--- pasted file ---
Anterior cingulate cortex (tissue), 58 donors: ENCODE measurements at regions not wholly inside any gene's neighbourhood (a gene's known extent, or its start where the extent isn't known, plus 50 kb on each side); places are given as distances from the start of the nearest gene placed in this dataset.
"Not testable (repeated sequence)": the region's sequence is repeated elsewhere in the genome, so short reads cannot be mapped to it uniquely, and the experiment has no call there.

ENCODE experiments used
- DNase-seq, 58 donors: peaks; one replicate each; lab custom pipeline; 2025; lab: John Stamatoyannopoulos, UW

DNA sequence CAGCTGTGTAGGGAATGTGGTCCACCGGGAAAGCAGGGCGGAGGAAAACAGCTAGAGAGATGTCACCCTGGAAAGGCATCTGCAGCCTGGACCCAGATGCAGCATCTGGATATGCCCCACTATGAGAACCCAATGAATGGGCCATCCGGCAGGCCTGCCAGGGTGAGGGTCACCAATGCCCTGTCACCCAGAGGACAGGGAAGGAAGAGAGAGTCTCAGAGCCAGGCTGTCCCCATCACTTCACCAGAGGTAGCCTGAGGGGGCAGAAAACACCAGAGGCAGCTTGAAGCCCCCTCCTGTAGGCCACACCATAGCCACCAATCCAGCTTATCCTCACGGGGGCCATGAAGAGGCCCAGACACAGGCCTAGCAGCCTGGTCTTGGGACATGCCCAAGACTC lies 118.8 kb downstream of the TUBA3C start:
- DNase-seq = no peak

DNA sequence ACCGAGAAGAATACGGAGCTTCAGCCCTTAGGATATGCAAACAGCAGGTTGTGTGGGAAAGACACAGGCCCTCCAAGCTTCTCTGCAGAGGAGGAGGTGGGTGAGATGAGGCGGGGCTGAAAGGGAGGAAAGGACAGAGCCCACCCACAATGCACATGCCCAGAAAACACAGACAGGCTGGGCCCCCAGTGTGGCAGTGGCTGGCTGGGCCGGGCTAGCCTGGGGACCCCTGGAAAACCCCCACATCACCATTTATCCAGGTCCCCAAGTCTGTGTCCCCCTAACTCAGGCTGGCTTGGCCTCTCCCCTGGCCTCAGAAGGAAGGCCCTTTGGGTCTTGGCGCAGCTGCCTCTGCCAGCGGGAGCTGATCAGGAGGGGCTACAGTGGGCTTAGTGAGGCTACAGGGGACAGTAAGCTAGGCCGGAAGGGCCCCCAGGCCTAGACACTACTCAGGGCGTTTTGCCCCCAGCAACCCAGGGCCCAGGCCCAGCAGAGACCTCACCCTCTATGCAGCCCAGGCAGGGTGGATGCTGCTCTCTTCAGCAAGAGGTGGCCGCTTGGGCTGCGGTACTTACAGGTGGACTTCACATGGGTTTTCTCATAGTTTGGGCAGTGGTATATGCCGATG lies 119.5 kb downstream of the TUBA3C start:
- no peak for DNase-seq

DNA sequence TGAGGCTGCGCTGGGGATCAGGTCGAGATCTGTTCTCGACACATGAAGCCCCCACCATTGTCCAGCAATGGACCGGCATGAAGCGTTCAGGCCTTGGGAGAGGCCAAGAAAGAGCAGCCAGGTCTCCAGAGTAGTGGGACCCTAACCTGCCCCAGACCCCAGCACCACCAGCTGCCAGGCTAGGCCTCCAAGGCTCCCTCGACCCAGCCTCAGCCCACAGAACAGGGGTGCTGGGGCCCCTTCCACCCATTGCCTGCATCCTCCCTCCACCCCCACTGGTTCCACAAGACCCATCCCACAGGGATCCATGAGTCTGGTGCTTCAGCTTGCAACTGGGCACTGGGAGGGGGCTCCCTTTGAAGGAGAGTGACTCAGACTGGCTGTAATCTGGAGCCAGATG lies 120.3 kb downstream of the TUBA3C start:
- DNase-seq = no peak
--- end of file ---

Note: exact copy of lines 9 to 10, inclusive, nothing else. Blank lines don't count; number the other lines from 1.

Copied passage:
DNA sequence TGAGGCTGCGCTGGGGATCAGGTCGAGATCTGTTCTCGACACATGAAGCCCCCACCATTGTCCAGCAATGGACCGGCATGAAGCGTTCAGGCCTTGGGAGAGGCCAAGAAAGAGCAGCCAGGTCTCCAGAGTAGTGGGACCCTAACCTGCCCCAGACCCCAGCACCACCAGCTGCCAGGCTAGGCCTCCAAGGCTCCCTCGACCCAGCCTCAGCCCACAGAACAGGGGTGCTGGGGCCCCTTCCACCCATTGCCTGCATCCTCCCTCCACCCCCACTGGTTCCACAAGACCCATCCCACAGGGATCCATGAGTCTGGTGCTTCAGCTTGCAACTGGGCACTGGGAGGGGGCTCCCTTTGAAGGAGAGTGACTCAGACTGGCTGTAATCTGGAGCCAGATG lies 120.3 kb downstream of the TUBA3C start:
- DNase-seq = no peak